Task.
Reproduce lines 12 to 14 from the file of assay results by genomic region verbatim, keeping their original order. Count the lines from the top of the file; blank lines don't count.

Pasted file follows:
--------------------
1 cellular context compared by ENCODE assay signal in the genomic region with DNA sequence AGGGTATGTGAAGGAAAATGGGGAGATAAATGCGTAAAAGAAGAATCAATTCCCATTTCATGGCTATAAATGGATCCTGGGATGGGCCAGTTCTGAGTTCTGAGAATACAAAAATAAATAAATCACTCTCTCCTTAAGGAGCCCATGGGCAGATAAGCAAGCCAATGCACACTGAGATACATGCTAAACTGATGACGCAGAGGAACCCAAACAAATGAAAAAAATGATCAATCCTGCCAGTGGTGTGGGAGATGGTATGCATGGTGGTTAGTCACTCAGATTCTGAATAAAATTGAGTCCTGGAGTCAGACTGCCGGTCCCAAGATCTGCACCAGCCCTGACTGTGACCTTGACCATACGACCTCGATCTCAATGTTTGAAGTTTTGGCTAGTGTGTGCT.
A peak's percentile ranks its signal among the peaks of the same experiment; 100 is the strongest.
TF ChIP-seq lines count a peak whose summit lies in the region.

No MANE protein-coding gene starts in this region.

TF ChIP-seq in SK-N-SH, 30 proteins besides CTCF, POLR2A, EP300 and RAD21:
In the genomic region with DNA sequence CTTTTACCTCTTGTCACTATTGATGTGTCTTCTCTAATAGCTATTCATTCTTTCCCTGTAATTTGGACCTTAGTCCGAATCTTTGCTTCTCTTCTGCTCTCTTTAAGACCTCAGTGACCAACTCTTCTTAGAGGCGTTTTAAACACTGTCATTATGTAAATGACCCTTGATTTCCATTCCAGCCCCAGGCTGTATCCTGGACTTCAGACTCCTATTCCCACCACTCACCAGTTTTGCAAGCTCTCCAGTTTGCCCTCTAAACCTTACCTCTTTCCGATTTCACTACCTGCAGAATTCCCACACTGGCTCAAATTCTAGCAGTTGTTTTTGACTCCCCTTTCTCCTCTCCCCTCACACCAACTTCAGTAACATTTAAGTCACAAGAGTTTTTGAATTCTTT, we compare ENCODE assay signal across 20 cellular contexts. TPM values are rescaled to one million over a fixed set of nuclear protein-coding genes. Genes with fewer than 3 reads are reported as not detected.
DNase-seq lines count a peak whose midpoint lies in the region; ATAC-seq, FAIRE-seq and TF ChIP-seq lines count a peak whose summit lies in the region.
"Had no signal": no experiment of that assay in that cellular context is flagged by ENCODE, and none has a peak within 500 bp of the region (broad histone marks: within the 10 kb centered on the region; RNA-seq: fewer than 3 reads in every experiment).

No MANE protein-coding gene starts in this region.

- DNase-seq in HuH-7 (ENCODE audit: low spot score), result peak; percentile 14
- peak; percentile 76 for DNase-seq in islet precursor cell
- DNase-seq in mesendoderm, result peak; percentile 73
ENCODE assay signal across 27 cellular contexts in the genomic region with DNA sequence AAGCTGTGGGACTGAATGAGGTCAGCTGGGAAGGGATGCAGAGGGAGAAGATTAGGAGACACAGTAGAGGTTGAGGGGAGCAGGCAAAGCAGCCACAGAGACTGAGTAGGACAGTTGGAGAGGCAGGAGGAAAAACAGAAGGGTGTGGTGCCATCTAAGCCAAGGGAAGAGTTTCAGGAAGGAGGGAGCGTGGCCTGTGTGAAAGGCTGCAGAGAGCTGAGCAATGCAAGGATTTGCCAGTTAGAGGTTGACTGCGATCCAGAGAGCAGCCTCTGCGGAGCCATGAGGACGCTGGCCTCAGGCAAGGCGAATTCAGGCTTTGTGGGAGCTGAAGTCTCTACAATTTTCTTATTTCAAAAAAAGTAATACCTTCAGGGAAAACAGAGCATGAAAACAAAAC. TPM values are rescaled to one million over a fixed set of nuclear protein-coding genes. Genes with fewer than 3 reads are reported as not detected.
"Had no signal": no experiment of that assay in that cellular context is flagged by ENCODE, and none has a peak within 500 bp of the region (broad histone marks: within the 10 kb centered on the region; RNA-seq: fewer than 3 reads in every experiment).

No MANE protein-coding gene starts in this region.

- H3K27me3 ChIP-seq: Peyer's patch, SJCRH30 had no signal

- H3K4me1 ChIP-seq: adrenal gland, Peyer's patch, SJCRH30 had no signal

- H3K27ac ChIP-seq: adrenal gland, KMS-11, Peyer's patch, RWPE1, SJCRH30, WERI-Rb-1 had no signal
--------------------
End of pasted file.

- DNase-seq in mesendoderm, result peak; percentile 73
ENCODE assay signal across 27 cellular contexts in the genomic region with DNA sequence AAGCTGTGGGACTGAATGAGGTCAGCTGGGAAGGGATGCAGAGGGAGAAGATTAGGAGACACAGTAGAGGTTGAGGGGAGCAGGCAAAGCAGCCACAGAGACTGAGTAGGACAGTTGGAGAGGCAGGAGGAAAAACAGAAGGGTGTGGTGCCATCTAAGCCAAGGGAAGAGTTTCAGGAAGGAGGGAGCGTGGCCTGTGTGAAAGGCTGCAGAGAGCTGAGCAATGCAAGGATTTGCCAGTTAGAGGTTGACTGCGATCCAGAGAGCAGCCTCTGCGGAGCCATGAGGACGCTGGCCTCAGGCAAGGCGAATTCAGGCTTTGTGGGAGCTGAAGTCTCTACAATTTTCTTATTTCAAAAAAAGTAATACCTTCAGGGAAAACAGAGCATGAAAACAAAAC. TPM values are rescaled to one million over a fixed set of nuclear protein-coding genes. Genes with fewer than 3 reads are reported as not detected.
"Had no signal": no experiment of that assay in that cellular context is flagged by ENCODE, and none has a peak within 500 bp of the region (broad histone marks: within the 10 kb centered on the region; RNA-seq: fewer than 3 reads in every experiment).